Miles 15-16: Tabor Trail (Branford)

A mile from the end of the Trolley Trail, two large stones off Route 146 mark the entrance to Shoreline Greenway's latest accomplishment.

The 1.7-mile Tabor Trail begins in the woods, where a dirt path that has some substantial tree roots briefly follows Young's Pond. Cyclists may want to walk this part.

A veer to the left leads to a wider dirt path that dwindles into a narrow, wildflower-lined portion buzzing with dragonflies and butterflies. Miller said the town has agreed to maintain this area, as the nonprofit has neither equipment nor resources to do so.

Follow along as the path changes from dirt to gravel, runs alongside the train tracks and crosses a couple roads. About a mile in, you'll find a wide, paved surface that passes a pond on the right before a labyrinth springs up on the left.

Miller, chair of the Shoreline board, said Branford resident Bill Ludwig installed the labyrinth as a form of walking meditation. Like the asphalt section of the trail, the labyrinth also is wheelchair-accessible.

Miles 17-20: Route 142

A series of roads leads cyclists past the popular Stony Creek Brewery (another good chance to take a break), through Branford's Short Beach neighborhood and into East Haven. This stretch is particularly scenic and, with the exception of a couple tight curves, not too harrowing for cyclists.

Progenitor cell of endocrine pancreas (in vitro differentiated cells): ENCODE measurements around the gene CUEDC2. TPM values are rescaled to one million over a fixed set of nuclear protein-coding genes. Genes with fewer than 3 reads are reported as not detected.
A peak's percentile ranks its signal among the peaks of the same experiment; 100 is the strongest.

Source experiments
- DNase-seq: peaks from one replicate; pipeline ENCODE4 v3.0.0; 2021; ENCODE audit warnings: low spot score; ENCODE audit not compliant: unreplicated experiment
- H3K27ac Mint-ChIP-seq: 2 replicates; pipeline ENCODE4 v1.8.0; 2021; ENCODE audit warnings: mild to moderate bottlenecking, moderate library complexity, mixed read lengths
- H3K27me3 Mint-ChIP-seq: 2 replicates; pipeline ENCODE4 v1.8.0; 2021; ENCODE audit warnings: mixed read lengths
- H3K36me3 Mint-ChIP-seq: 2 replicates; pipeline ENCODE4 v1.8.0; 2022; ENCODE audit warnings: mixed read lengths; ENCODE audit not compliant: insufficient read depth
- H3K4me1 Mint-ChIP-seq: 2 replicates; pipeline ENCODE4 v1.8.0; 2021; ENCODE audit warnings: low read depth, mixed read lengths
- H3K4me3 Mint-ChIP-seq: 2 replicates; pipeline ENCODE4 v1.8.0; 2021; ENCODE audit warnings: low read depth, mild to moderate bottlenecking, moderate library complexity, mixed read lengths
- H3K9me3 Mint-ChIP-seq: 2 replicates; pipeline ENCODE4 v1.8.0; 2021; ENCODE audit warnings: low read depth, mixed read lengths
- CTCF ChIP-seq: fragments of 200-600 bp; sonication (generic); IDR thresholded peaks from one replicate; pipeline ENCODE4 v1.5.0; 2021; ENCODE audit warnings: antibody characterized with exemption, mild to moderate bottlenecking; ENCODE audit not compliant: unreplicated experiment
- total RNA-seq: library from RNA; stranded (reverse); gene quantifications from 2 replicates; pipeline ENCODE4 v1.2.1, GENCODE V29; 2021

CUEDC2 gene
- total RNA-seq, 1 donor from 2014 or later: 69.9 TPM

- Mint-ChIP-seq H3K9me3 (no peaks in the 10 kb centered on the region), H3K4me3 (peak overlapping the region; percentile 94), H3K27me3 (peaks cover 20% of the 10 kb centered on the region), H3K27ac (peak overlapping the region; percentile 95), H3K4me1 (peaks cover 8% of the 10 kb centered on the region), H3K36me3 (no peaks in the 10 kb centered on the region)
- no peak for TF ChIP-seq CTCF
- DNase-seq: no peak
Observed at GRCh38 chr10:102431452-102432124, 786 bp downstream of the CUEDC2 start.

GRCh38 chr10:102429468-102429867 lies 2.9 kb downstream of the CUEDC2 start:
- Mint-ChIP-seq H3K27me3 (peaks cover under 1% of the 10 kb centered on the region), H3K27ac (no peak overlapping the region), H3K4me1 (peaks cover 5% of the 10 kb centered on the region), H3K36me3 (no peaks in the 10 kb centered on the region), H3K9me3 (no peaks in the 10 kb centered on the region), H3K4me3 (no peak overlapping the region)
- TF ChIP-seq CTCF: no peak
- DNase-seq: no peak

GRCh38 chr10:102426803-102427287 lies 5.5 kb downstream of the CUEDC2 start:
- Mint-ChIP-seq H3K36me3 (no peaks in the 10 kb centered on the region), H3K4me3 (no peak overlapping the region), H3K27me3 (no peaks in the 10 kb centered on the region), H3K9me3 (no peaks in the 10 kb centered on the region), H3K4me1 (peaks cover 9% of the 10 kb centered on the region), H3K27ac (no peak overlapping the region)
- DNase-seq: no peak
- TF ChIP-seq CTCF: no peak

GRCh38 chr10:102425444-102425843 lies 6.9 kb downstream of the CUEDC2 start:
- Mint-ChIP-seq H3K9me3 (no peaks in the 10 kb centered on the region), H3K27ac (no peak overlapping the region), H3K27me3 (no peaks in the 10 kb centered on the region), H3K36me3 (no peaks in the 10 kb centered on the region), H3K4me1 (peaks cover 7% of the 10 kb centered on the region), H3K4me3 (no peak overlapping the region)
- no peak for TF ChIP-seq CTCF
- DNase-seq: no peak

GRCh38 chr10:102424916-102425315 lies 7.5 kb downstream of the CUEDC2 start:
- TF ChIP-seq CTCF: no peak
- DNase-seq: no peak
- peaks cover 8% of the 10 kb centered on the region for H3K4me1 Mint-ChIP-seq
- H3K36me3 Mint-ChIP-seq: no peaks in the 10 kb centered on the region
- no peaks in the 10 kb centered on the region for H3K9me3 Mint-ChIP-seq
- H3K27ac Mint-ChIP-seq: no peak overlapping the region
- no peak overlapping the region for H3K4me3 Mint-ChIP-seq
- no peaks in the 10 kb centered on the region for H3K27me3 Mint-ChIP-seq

Miles 21-22: Farm River and D.C. Moore (East Haven)

The Farm River State Park parking lot — past Farview Avenue on the left — is the next landmark to find. Be careful not to miss it.

This 1.3-mile dirt and gravel section of the trail winds through the woods and features a couple footbridges (not for horses, in case you were wondering).

It spills out onto a gravel road (Brown Road) that you can follow left to a hiking path within the park, or right to continue on the greenway. For nature lovers, the park is a worthwhile jaunt with good views of the Farm River and a nearby marina.

The trail continues just beyond Mansfield Grove Road on what's known as the D.C. Moore section, named after the nearby former D.C. Moore Elementary School.